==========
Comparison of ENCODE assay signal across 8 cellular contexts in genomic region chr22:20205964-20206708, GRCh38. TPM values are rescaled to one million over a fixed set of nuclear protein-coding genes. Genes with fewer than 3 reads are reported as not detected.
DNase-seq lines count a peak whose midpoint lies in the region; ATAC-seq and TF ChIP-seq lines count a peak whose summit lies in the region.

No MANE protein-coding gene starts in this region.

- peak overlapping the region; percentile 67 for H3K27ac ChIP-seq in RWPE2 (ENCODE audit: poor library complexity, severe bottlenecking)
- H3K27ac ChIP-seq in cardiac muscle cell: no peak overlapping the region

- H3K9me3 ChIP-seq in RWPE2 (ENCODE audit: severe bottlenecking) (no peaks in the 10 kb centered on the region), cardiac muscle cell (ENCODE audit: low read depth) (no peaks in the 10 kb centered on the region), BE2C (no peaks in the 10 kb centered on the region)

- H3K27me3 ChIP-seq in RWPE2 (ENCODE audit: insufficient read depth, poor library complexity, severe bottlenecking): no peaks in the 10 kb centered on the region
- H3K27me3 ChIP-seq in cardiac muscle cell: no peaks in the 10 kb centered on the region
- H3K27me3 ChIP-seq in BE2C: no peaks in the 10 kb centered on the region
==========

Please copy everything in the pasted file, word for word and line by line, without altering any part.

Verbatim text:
Comparison of ENCODE assay signal across 8 cellular contexts in genomic region chr22:20205964-20206708, GRCh38. TPM values are rescaled to one million over a fixed set of nuclear protein-coding genes. Genes with fewer than 3 reads are reported as not detected.
DNase-seq lines count a peak whose midpoint lies in the region; ATAC-seq and TF ChIP-seq lines count a peak whose summit lies in the region.

No MANE protein-coding gene starts in this region.

- peak overlapping the region; percentile 67 for H3K27ac ChIP-seq in RWPE2 (ENCODE audit: poor library complexity, severe bottlenecking)
- H3K27ac ChIP-seq in cardiac muscle cell: no peak overlapping the region

- H3K9me3 ChIP-seq in RWPE2 (ENCODE audit: severe bottlenecking) (no peaks in the 10 kb centered on the region), cardiac muscle cell (ENCODE audit: low read depth) (no peaks in the 10 kb centered on the region), BE2C (no peaks in the 10 kb centered on the region)

- H3K27me3 ChIP-seq in RWPE2 (ENCODE audit: insufficient read depth, poor library complexity, severe bottlenecking): no peaks in the 10 kb centered on the region
- H3K27me3 ChIP-seq in cardiac muscle cell: no peaks in the 10 kb centered on the region
- H3K27me3 ChIP-seq in BE2C: no peaks in the 10 kb centered on the region